Tabcorp posts positive result and is buoyed by demerger project

by Noah Taylor Last Updated
Tabcorp posts positive result and is buoyed by demerger project

Tabcorp has set a June 2022 deadline to split its lotteries arm and its recently struggling wagering business into two ASX-listed companies.

The Sydney Morning Herald reports that the gambling giant has returned to earnings growth, showing it’s ready to thrive as a standalone business.

Tabcorp revealed in its full-year results that the TAB business was growing for the first time in four years, with revenue up 10 per cent and earnings before interest, tax, depreciation and amortisation up 11 per cent to $414 million.

“This is a result that does demonstrate that the underlying performance is good; the business is competing well,” Tabcorp chief executive David Attenborough said.

“I think it’s in a good position going forward particularly as we emerge from COVID.”

Tabcorp confident in venue-based products

The TAB business has been losing ground to its online competitors such as Sportsbet and Ladbrokes over the past decade, and the COVID-19 pandemic accelerated a shift towards online betting at the expense of retail outlets.

Tabcorp’s decision to demerge its booming lotteries business, announced last month, followed investor angst about the wagering unit’s poor performance after the $11 billion merger between Tabcorp and Tatts Group in 2017.

Lockdowns in Victoria and New South Wales cost TAB another $30 million to $40 million in lost revenue in July by forcing the closure of its retail outlets and many of the 4500 pubs and clubs equipped with TAB betting terminals.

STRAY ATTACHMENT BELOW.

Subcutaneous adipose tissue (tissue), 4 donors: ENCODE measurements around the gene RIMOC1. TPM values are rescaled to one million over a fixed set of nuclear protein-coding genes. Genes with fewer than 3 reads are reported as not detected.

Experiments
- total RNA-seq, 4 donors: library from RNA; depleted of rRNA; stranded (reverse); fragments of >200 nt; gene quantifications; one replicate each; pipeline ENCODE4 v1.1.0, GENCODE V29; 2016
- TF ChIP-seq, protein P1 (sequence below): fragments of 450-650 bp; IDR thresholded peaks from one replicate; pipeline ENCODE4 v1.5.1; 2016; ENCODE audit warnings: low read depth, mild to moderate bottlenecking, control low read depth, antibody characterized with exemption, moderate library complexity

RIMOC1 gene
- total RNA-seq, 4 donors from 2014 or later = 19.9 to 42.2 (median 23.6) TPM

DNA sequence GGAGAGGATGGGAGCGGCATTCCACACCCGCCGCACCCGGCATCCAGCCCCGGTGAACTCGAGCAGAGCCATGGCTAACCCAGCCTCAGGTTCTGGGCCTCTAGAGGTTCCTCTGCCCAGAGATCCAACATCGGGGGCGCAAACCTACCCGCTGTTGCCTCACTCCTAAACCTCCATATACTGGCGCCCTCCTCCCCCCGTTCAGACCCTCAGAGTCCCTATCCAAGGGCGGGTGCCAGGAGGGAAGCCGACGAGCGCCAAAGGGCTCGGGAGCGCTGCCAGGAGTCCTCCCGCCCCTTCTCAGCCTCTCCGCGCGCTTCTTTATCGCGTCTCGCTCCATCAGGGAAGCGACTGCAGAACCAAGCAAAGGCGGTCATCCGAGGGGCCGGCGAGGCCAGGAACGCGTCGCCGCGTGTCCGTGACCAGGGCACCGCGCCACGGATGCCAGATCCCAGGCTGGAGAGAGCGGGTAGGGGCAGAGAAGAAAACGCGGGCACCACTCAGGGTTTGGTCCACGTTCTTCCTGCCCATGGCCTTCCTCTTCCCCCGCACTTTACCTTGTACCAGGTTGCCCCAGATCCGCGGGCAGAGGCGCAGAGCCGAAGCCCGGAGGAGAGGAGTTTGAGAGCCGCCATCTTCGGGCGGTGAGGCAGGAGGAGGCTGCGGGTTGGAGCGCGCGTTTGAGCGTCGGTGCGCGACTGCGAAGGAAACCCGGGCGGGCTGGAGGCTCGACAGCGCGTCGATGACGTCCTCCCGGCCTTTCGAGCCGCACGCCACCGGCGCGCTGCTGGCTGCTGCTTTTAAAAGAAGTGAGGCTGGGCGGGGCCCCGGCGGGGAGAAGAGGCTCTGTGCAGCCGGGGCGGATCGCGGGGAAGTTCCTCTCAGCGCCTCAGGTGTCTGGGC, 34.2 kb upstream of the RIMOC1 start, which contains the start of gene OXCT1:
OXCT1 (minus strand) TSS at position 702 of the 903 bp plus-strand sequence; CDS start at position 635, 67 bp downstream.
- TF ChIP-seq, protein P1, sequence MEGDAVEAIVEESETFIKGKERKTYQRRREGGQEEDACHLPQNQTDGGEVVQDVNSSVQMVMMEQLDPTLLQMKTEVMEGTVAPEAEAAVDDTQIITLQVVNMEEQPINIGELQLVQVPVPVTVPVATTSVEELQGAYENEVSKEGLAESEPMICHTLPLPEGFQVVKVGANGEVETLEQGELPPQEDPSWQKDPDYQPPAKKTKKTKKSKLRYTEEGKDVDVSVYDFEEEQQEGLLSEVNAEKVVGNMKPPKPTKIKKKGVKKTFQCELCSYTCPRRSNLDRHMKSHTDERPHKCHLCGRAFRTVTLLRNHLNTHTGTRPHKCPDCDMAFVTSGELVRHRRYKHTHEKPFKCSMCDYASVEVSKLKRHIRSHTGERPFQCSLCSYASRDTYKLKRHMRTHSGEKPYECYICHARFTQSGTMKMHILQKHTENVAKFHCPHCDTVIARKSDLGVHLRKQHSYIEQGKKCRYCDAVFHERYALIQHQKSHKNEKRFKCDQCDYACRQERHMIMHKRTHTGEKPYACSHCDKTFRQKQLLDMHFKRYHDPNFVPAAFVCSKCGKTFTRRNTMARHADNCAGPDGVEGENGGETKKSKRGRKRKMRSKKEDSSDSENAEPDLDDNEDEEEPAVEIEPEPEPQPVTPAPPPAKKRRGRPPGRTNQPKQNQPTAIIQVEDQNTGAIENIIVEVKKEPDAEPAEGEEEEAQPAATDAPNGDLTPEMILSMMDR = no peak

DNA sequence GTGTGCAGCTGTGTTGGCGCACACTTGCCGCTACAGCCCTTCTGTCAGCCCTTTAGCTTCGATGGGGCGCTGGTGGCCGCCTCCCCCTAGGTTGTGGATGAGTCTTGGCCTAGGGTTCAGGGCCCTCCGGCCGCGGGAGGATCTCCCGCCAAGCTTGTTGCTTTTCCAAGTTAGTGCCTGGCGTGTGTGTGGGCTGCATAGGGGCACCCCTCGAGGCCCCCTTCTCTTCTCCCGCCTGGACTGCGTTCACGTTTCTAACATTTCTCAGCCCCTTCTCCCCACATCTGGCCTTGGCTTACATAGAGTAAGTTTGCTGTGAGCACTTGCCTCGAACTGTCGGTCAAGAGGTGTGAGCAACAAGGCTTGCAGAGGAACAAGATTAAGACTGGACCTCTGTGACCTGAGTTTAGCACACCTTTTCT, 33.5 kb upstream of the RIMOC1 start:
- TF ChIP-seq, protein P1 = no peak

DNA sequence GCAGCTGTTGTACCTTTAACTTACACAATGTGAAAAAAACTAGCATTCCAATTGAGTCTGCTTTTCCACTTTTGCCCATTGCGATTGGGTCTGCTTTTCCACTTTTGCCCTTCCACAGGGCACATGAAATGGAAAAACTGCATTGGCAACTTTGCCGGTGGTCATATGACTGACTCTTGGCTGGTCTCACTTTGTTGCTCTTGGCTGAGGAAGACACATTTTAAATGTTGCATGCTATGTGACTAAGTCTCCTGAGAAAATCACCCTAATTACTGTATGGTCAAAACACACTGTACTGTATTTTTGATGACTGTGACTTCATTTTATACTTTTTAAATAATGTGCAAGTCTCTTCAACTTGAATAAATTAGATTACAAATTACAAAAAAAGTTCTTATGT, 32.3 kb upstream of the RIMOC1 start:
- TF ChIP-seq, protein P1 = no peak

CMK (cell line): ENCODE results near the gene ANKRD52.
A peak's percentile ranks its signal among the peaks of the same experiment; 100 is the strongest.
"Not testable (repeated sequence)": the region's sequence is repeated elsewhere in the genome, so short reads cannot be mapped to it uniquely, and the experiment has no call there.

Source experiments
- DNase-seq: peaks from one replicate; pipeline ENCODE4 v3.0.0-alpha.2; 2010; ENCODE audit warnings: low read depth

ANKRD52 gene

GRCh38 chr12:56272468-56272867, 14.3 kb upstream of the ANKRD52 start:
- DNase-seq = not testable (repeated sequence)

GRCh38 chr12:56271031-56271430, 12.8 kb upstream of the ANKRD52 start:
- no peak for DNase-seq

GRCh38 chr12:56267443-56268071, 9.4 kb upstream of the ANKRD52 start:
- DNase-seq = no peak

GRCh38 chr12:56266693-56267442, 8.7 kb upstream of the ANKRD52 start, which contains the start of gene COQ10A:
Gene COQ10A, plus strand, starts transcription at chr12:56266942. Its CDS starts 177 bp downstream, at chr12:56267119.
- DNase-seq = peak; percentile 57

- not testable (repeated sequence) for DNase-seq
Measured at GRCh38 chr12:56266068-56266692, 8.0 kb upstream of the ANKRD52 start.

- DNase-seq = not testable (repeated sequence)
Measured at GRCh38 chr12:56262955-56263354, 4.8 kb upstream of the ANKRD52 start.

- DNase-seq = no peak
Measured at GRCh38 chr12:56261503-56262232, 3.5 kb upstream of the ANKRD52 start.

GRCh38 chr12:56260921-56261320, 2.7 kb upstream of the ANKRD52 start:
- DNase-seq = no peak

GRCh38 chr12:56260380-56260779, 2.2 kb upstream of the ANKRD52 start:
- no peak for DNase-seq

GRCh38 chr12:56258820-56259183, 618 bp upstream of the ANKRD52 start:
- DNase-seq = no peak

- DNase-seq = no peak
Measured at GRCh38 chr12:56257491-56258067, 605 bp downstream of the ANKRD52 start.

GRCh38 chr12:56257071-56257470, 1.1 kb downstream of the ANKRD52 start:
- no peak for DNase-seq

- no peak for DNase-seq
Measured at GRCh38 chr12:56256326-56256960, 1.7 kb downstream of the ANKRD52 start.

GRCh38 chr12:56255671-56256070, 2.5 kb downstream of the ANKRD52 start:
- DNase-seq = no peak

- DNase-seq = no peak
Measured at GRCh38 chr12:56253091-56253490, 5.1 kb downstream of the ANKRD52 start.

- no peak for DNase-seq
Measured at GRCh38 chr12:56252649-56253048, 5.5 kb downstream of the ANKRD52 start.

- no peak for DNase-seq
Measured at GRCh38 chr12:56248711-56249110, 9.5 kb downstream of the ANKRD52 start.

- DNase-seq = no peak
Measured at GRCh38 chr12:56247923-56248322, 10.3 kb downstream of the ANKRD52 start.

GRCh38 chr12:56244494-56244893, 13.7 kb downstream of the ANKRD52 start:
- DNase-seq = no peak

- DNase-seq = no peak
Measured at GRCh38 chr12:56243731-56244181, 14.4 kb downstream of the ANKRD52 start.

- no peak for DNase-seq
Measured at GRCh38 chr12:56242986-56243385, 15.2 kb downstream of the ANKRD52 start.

And although TAB’s digital revenue grew 27 per cent in the year, Mr Attenborough said its online rivals continued to steal a greater share of gamblers’ wallets when lockdowns were in place.

“That’s a bit of a headwind but as we emerge through that…we’ll be seeing a return to some level of normality and we’ll see pubs and clubs reopening,” he said.

TAB’s digital strategy is centered on its “venue mode” feature which unlocks special offers when customers use its smartphone app to place bets in TAB venues, which Mr Attenborough said would continue to be a strong and unique offer when Victorian and NSW venues reopened “hopefully later this calendar year”.

Revenue from Tabcorp’s lottery arm jumped 10 per cent and EBITDA rose 14 per cent to $620 million.

That was despite lower than average jackpots during the year, which drive ticket sales.

Good step forward for TAB but room for improvement – fund manager

Patrick Potts, a fund manager at Tabcorp shareholder Martin Currie, said the group was showing positive signs ahead of the demerger, led by another strong performance from lotteries.

The wagering performance was also encouraging, he said, but could be overshadowed by Victoria and NSW returning to lockdown.

“It’s a good FY21 result but…it’s one step forward, maybe two steps back for the wagering side of the business given the lockdowns,” Mr Potts said.

Tabcorp reported a net profit of $269 million for the 12 months to June 30 after a $1 billion writedown to its TAB wagering and media business drove it to a $870 million loss last year.

Excluding last year’s write-down, Tabcorp said earnings before interest, tax, depreciation and amortisation grew 11 per cent to $1.1 billion in 2021.

Tabcorp’s poker machine servicing business suffered a 17 per cent decline in revenue and a 15 per cent fall in earnings.

It announced a final dividend of seven cents per share, bringing its full-year payout to 14.5 cents.

The company did not pay a final dividend last year, delivering only an interim payout of 11 cents.

Shares closed four cents lower at $4.81.

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